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heepajeep
(@heepajeep)
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June 12, 2008 3:13 pm  

There will come a time when all of these incentives/rebates/loans/net metering, etc. for renewable energy products will come to an end.
At some point WAPA will not be bringing in enough money to provide free power to the VI government. So the longer you wait to start seriously considering solar and windpower, the greater the cost might be. As I doubt the cost of such will go down enough in the future to offset the cost now with the incentives/rebates/loans/net metering.


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jahem
(@jahem)
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Joined: 14 years ago
Posts: 10
June 12, 2008 3:24 pm  

Me been reading dis post for awhile. You know that on STX tree new solar companies started up within last tree months. Two more are coming and avding for te end of 08 starte up. Whats de matter witd thee solar companies already here. They good, hard working. Why we need outsiders? I knoe two that have been sellin solar for many years and one he do conservatin and solar/wind. They have payment plan setups. Why should we scratch our heads crazy wit outsiders. We have our owns. Yos thinkl we need staters to figure solar? Me friend has 6k install on he house. He off wapa now and it was local peoples install. Me question to cory be why we need he so bad?
Jahem


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heepajeep
(@heepajeep)
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Posts: 151
June 12, 2008 3:34 pm  

Me been reading dis post for awhile. You know that on STX tree new solar companies started up within last tree months. Two more are coming and avding for te end of 08 starte up. Whats de matter witd thee solar companies already here. They good, hard working. Why we need outsiders? I knoe two that have been sellin solar for many years and one he do conservatin and solar/wind. They have payment plan setups. Why should we scratch our heads crazy wit outsiders. We have our owns. Yos thinkl we need staters to figure solar? Me friend has 6k install on he house. He off wapa now and it was local peoples install. Me question to cory be why we need he so bad?
Jahem

More competition makes it better for the purchaser, thats why.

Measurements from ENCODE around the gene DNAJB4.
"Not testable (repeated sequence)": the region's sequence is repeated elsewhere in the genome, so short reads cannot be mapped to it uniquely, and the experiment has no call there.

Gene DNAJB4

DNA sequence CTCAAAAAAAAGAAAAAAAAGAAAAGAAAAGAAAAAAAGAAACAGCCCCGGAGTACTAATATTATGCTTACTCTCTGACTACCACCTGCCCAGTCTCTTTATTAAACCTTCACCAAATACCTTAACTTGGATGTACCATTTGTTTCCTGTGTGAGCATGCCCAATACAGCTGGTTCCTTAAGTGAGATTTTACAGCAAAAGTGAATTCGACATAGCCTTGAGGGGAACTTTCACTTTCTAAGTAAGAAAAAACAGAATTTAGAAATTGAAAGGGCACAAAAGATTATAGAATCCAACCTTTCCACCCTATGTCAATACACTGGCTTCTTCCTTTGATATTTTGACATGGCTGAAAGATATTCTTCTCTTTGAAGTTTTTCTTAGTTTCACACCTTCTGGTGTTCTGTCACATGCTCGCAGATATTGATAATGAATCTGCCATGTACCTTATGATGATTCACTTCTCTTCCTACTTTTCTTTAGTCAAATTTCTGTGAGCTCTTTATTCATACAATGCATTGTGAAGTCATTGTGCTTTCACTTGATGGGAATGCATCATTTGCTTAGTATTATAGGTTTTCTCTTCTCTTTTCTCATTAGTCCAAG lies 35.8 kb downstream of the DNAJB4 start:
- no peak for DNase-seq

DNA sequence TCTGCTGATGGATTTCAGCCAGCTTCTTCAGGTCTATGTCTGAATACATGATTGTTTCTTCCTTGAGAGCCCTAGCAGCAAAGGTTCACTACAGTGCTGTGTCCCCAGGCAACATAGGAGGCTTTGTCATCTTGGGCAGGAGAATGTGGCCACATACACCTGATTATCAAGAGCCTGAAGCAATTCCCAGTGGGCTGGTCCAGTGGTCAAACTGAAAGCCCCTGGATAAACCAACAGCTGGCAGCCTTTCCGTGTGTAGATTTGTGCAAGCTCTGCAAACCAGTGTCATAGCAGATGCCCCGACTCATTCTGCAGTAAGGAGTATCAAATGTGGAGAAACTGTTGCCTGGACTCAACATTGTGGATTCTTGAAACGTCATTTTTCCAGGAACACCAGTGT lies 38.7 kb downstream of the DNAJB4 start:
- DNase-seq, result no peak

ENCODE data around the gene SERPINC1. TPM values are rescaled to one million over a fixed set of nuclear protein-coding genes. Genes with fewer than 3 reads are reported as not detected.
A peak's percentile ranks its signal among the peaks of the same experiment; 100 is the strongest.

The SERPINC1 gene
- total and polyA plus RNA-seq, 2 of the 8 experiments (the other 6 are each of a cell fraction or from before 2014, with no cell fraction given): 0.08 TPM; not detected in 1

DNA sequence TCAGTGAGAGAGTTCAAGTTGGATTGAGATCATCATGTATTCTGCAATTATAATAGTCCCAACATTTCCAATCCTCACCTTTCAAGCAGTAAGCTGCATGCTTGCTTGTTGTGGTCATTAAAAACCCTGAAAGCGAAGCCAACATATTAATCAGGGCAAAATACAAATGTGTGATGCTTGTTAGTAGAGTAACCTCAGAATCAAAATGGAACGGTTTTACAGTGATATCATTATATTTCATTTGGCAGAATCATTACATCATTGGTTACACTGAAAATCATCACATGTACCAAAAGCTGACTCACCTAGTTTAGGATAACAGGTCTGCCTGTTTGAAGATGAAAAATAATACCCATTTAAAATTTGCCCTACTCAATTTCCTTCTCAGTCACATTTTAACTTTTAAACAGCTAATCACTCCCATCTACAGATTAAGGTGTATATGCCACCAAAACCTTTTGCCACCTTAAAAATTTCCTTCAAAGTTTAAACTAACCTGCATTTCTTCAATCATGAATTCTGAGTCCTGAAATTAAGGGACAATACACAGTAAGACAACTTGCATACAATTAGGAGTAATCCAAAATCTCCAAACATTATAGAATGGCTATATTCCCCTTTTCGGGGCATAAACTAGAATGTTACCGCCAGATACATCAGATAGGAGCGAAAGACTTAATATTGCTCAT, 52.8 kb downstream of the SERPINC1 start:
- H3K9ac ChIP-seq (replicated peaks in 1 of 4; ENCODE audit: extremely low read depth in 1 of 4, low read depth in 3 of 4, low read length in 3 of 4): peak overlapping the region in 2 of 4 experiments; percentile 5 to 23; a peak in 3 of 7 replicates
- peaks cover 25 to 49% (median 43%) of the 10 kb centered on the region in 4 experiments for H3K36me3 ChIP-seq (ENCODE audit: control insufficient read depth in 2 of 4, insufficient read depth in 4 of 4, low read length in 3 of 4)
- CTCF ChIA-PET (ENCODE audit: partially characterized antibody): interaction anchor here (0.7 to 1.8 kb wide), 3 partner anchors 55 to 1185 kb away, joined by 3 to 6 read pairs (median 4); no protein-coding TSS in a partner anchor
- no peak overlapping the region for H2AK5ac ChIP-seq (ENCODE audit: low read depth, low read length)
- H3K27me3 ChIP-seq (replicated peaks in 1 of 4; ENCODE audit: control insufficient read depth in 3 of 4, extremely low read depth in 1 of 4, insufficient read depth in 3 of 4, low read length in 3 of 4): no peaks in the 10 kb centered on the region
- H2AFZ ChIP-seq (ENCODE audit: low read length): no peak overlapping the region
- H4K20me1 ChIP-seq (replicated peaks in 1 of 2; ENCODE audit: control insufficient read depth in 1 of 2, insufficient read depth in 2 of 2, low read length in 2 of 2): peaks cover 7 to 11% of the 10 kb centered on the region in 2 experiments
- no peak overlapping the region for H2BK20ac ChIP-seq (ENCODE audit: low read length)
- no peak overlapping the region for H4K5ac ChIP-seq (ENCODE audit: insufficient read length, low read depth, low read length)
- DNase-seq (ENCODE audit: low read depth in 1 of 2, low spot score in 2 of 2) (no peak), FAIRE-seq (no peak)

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heepajeep
(@heepajeep)
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Joined: 15 years ago
Posts: 151
June 12, 2008 3:38 pm  

The incentives/rebates/loans offered thru the VI government are only obtainable if you buy the equipment locally and have it installed locally.
So the first thing the local retailers do is to hike the prices up to the point that the incentives/rebates/loans are a wash versus buying the same equipment from off island.


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jahem
(@jahem)
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Posts: 10
June 12, 2008 3:58 pm  

Be that said, me priced 3k system from local company, and price it in de states. Me is doing install. Me could not gett a better price and ship here. Me think me buyie from he. It be saving me about $1000 + rebates. He be a good business.
Jahem


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stiphy
(@stiphy)
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Joined: 14 years ago
Posts: 956
July 30, 2008 8:01 pm  

I don't understand how we can let something as important as bringing down the price of power to Virgin Islanders become a racist "locals vs outsiders" discussion. Who cares where someone is from? If they do a good job they will get more business whether local or outsider. I will go with whomever gives me the best value for my money, to do anything else would make me a racist. In business we need as much competition as possible to push us all to be better at what we do. I welcome competition in my business as it keeps me on my game, any local solar company should do the same if they are really that good.

Jahem, who is the local that you would recommend? I'd love to know as if they can provide a good deal I'm very interested.